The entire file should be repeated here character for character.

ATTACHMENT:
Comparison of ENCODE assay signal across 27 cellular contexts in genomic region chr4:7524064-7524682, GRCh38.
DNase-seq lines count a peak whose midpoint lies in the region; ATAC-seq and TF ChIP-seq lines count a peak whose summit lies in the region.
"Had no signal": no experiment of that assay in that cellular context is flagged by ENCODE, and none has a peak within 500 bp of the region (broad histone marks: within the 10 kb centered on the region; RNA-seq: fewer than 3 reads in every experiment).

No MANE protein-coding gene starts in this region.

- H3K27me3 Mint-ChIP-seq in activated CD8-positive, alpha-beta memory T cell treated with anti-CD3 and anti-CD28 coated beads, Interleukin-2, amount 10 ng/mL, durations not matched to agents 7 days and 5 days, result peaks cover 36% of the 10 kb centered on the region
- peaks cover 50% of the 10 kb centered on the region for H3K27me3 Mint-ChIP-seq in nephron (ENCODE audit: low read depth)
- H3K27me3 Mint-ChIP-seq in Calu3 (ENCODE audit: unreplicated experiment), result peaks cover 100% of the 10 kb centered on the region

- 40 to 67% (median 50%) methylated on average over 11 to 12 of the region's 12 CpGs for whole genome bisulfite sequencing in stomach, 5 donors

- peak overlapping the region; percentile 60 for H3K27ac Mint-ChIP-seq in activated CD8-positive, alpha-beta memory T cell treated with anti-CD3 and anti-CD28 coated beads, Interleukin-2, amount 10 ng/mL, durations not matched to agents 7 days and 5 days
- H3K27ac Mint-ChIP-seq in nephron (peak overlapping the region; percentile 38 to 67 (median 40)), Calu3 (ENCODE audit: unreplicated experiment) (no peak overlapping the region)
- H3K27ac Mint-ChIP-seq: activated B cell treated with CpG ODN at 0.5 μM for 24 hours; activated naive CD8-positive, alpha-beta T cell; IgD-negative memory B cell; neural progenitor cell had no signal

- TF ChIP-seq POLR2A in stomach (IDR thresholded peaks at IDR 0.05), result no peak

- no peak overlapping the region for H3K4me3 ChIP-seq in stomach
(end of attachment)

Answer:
Comparison of ENCODE assay signal across 27 cellular contexts in genomic region chr4:7524064-7524682, GRCh38.
DNase-seq lines count a peak whose midpoint lies in the region; ATAC-seq and TF ChIP-seq lines count a peak whose summit lies in the region.
"Had no signal": no experiment of that assay in that cellular context is flagged by ENCODE, and none has a peak within 500 bp of the region (broad histone marks: within the 10 kb centered on the region; RNA-seq: fewer than 3 reads in every experiment).

No MANE protein-coding gene starts in this region.

- H3K27me3 Mint-ChIP-seq in activated CD8-positive, alpha-beta memory T cell treated with anti-CD3 and anti-CD28 coated beads, Interleukin-2, amount 10 ng/mL, durations not matched to agents 7 days and 5 days, result peaks cover 36% of the 10 kb centered on the region
- peaks cover 50% of the 10 kb centered on the region for H3K27me3 Mint-ChIP-seq in nephron (ENCODE audit: low read depth)
- H3K27me3 Mint-ChIP-seq in Calu3 (ENCODE audit: unreplicated experiment), result peaks cover 100% of the 10 kb centered on the region

- 40 to 67% (median 50%) methylated on average over 11 to 12 of the region's 12 CpGs for whole genome bisulfite sequencing in stomach, 5 donors

- peak overlapping the region; percentile 60 for H3K27ac Mint-ChIP-seq in activated CD8-positive, alpha-beta memory T cell treated with anti-CD3 and anti-CD28 coated beads, Interleukin-2, amount 10 ng/mL, durations not matched to agents 7 days and 5 days
- H3K27ac Mint-ChIP-seq in nephron (peak overlapping the region; percentile 38 to 67 (median 40)), Calu3 (ENCODE audit: unreplicated experiment) (no peak overlapping the region)
- H3K27ac Mint-ChIP-seq: activated B cell treated with CpG ODN at 0.5 μM for 24 hours; activated naive CD8-positive, alpha-beta T cell; IgD-negative memory B cell; neural progenitor cell had no signal

- TF ChIP-seq POLR2A in stomach (IDR thresholded peaks at IDR 0.05), result no peak

- no peak overlapping the region for H3K4me3 ChIP-seq in stomach